vendredi 17 juillet 2009

What if GTK+ 4.0 was ... HTML/CSS/Javascript ? Part I

Following recent activities on the GTK theming/graphical overhaul front, this post exposes some of my thoughts on a possible evolution path.
This first part explains some of the current identified short-comings and tries to dress the profile of the ideal UI toolkit. In the next post I'll try to explain the technical possibilities to go further this road.

Nowadays, GTK+ and most of the competing toolkits keeps the user interface creation a developer's affair when the web allows designer and usability experts to directly influence the aspect of the application. This is mainly caused by a steep learning curve and a lake of user friendly authoring tools.
Also recent efforts by the web standards bodies make them very appealing solutions for highly graphic, dynamic and interactive interfaces.

Current State :

GTK+ is the graphical toolkit used by several mainstream software projects. In a non-exhaustive way, we can cite the Gimp, the Gnome Desktop, Firefox and (in their Linux incarnations).

It provides developers a way to programatically define/design the user interface of their software : where to put a button, a text entry or a selectable list for example.

It is also possible to declaratively define a GTK UI using the Glade editor and the GtkBuilder XML dialect. The coder binds the events generated by the UI elements (or widgets) to «business» code/services.
GTK+ currently misses some features found in more «modern» toolkits like animations support, canvas, free form layout, declarative theming.

GTK+ is built using GObject which bring dynamic object oriented concepts to the old-but-good C without scarifying the ability to easily bind the code to higher level languages like Python or Javascript.
The GObject ecosystem spun a lot of interesting technologies in the form of libraries mostly developed within the Gnome project. To name a few, we can cite the GStreamer multimedia framework, GIO, Avahi, EDS, PolicyKit.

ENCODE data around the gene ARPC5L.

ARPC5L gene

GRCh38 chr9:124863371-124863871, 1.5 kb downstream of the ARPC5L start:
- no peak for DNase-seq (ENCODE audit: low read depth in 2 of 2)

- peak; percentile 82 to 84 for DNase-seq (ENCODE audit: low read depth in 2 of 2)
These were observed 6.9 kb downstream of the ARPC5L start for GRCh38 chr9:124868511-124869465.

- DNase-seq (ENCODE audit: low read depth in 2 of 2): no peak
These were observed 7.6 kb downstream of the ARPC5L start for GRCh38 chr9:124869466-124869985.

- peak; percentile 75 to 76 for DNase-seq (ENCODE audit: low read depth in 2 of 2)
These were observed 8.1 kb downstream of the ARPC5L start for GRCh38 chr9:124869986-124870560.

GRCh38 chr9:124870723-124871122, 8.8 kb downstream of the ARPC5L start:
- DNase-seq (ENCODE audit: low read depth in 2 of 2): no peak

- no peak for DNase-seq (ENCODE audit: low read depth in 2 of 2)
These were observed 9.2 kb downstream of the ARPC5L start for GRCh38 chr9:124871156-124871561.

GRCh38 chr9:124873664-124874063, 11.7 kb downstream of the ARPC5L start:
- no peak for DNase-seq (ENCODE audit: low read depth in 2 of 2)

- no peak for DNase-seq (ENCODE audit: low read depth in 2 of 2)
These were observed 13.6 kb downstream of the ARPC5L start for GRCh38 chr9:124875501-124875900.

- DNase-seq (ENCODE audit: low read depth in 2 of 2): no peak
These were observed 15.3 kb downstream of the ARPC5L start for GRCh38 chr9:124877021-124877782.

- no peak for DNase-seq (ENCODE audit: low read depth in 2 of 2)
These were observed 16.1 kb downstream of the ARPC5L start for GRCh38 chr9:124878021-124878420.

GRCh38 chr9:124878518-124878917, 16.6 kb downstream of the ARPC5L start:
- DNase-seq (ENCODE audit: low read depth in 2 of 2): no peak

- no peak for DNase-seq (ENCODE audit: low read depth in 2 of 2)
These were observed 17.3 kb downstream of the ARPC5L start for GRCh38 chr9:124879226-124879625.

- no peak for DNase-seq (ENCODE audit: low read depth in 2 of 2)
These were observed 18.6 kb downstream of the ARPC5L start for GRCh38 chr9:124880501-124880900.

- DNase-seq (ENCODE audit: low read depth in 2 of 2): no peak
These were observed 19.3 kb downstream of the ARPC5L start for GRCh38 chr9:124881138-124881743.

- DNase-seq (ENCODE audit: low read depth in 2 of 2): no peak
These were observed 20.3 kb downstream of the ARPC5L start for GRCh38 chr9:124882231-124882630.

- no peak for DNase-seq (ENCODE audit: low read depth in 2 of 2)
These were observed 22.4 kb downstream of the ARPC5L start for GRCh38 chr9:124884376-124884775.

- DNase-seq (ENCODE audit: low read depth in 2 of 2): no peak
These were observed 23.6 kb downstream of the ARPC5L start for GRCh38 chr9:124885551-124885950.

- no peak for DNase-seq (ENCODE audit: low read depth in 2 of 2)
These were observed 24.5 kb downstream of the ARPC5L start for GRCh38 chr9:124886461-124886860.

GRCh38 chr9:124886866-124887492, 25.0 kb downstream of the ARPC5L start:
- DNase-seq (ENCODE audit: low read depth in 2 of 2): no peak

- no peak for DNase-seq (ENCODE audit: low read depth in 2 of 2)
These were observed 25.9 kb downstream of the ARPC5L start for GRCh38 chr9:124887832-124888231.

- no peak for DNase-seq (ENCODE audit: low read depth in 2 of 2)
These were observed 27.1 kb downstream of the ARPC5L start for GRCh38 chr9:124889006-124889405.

The fact that GTK+ and those services share a common object system makes them easy to integrate in a GTK app, and thus help GTK+ staying relevant.In the same vein, GTK+ UIs can easily be plugged to DBus services.

New efforts to make the theming system more flexible like a CSS theme engine. By this leave flexible layouting on the side.
Some discussion is also going on the future of the metacity theming.

Pros :
  • Multi-platform
  • Community and commercially backed (Red Hat, Novel, Mozilla Foundation)
  • Lots of language bindings
  • Wide range of target system : Nokia Maemo, Moblin, Gnome, OpenMoko...
  • Mature and alive code-base
  • Rich eco-system of GObject libraries (DBus, GStreamer, GIO, Avahi, EDS, PolicyKit...)
  • Enforce a coherence under most linux boxes

Cons :
  • shrinking numbers of contributors
  • Hard to grasp as mainly programatic
  • Lake of "Bling" and usability/artistic freedom : canvas, animation/transition, freeform layout, declarative theming

Summing up, the
ideal UI toolkit would :
  • be multi-platform
  • be community and commercially backed
  • have a lots of language bindings
  • be avalaible on a Wide range of target system
  • have a Mature and alive code-base
  • could benefit from the rich eco-system of GObject libraries
  • enforce a coherence under most linux boxes
  • have a big following, including developers, users, authoring tools
  • be Declarative
  • have very flexible styling and layouting
  • provide advanced graphical capabilities as animation, transformation etc...

But wait... Doesn't
HTML/Javascript/CSS match most, if not all, of these criterias ?

1 commentaire:

  1. yeah pretty much....I've been wondering recently if wayland removes the age old problem of the x11 protocol in favour of something far simpler, can we just strap webkit as a desktop manager and start writing apps with a modified box model (circumventing html's left->right->top->down) and use all the tools we currently have online, but on the desktop.